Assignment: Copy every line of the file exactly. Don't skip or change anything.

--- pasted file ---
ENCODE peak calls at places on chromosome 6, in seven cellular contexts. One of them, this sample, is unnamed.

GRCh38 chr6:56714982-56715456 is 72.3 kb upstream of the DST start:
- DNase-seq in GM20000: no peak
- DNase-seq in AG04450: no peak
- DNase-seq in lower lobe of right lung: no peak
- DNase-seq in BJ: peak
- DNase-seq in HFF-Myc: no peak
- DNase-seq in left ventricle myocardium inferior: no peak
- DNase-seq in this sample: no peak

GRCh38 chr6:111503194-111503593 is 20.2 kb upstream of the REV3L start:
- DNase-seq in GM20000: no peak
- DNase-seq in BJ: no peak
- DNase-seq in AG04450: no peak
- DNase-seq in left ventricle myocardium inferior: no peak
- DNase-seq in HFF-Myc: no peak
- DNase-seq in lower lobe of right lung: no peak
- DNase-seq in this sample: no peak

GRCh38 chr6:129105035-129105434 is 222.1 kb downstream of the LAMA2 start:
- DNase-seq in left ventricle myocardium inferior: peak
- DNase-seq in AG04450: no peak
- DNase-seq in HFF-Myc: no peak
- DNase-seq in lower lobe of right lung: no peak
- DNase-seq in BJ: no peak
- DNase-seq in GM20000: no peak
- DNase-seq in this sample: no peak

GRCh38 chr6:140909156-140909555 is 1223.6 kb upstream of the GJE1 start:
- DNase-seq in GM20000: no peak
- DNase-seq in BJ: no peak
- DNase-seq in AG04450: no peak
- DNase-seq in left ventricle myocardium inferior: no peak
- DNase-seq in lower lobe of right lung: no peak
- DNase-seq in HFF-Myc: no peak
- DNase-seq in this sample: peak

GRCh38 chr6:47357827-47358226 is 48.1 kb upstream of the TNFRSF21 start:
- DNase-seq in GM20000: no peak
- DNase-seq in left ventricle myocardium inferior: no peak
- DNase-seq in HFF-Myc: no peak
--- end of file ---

ENCODE peak calls at places on chromosome 6, in seven cellular contexts. One of them, this sample, is unnamed.

GRCh38 chr6:56714982-56715456 is 72.3 kb upstream of the DST start:
- DNase-seq in GM20000: no peak
- DNase-seq in AG04450: no peak
- DNase-seq in lower lobe of right lung: no peak
- DNase-seq in BJ: peak
- DNase-seq in HFF-Myc: no peak
- DNase-seq in left ventricle myocardium inferior: no peak
- DNase-seq in this sample: no peak

GRCh38 chr6:111503194-111503593 is 20.2 kb upstream of the REV3L start:
- DNase-seq in GM20000: no peak
- DNase-seq in BJ: no peak
- DNase-seq in AG04450: no peak
- DNase-seq in left ventricle myocardium inferior: no peak
- DNase-seq in HFF-Myc: no peak
- DNase-seq in lower lobe of right lung: no peak
- DNase-seq in this sample: no peak

GRCh38 chr6:129105035-129105434 is 222.1 kb downstream of the LAMA2 start:
- DNase-seq in left ventricle myocardium inferior: peak
- DNase-seq in AG04450: no peak
- DNase-seq in HFF-Myc: no peak
- DNase-seq in lower lobe of right lung: no peak
- DNase-seq in BJ: no peak
- DNase-seq in GM20000: no peak
- DNase-seq in this sample: no peak

GRCh38 chr6:140909156-140909555 is 1223.6 kb upstream of the GJE1 start:
- DNase-seq in GM20000: no peak
- DNase-seq in BJ: no peak
- DNase-seq in AG04450: no peak
- DNase-seq in left ventricle myocardium inferior: no peak
- DNase-seq in lower lobe of right lung: no peak
- DNase-seq in HFF-Myc: no peak
- DNase-seq in this sample: peak

GRCh38 chr6:47357827-47358226 is 48.1 kb upstream of the TNFRSF21 start:
- DNase-seq in GM20000: no peak
- DNase-seq in left ventricle myocardium inferior: no peak
- DNase-seq in HFF-Myc: no peak